The area typifies the nineteenth and twentieth century residential and maritime environments through the retention of a range of architectural styles and buildings. It contains good examples of both domestic and commercial Australian building forms, including a clearly discernible staged evolution of housing progression of housing from the Ark on Kent Street to early twentieth century Australian Edwardian terrace houses.

The social and public nature of neighbourhood hotels and corner shops can be identified as typical of nineteenth century social spaces. The retention of such structures are demonstrative of the earlier ‘everyday’ environment of Millers Point, with the combination of formerly commonplace buildings within a distinct space making the representative nature of Millers Point of extremely high standard.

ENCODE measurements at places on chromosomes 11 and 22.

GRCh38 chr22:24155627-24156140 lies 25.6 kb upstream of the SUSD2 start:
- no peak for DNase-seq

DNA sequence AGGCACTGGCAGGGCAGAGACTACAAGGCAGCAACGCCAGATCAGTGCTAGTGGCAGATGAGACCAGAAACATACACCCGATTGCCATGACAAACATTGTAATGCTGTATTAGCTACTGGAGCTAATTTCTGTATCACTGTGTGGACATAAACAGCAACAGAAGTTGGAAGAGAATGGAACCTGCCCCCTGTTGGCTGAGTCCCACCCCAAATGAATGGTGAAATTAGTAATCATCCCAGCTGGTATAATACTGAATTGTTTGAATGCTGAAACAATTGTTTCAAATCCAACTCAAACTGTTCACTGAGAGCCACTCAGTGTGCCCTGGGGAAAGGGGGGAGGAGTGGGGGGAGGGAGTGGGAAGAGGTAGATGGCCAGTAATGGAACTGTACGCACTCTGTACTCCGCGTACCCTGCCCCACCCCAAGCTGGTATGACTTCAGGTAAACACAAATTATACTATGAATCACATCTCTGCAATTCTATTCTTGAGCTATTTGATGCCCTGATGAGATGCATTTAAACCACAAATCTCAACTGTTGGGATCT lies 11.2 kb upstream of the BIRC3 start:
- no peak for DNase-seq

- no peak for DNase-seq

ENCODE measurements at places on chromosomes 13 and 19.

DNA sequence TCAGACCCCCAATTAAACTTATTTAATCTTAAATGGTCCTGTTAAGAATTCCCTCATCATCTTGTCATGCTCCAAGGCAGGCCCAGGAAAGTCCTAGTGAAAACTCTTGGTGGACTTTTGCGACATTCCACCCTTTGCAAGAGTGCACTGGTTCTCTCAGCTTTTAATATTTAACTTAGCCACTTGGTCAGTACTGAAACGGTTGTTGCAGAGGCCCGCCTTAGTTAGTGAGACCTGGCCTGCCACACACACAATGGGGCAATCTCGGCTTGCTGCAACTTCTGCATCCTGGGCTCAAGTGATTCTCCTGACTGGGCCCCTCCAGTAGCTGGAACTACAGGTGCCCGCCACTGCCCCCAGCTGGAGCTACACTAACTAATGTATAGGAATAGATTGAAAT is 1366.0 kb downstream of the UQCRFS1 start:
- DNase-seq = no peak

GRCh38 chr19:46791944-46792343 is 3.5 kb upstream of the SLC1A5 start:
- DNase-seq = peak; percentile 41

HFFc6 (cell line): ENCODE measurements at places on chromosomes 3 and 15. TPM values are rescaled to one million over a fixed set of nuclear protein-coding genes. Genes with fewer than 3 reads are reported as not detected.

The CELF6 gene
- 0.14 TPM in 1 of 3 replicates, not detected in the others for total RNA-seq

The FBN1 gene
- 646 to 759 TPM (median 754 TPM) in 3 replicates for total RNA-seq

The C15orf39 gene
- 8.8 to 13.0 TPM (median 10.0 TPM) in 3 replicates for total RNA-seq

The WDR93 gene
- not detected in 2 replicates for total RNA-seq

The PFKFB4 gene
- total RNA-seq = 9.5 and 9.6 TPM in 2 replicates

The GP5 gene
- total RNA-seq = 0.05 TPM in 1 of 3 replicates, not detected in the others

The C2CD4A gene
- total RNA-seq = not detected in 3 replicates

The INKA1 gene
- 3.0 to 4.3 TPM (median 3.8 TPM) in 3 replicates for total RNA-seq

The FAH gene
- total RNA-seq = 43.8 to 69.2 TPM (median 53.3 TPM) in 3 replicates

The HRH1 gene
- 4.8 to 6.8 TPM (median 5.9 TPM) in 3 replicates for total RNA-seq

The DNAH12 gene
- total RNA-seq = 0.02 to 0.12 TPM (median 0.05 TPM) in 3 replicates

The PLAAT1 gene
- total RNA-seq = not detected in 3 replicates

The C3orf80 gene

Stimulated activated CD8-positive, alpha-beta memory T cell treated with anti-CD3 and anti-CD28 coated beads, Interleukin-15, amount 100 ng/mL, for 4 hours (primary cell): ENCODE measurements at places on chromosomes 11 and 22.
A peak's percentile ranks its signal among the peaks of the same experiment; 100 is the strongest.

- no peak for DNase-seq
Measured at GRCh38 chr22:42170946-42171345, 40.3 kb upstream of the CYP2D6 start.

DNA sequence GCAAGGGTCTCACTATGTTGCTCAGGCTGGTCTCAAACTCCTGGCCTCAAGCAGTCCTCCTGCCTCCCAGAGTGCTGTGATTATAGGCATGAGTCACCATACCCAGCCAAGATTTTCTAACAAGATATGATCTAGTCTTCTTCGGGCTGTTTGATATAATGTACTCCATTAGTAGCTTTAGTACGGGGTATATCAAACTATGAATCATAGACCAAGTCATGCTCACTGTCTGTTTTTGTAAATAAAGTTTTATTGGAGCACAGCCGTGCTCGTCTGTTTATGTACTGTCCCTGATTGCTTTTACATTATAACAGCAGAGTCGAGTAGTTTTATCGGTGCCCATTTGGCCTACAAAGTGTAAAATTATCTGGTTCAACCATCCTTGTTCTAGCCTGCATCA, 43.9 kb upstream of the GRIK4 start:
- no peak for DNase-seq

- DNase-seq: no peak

The National Trust Centre (and associated buildings) are representative as fine examples of the Victorian Regency and Victorian Free Classical styles as used in public school buildings in the mid-nineteenth century
Integrity/Intactness: Millers Point is a remnant of the government port of Sydney and is remarkable as a collection of buildings of high integrity, resulting in an important historic residential precinct in very good condition. The area retains a strong ability to demonstrate its significance.
Assessment criteria: Items are assessed against the PDF State Heritage Register (SHR) Criteria to determine the level of significance. Refer to the Listings below for the level of statutory protection.

Recommended management: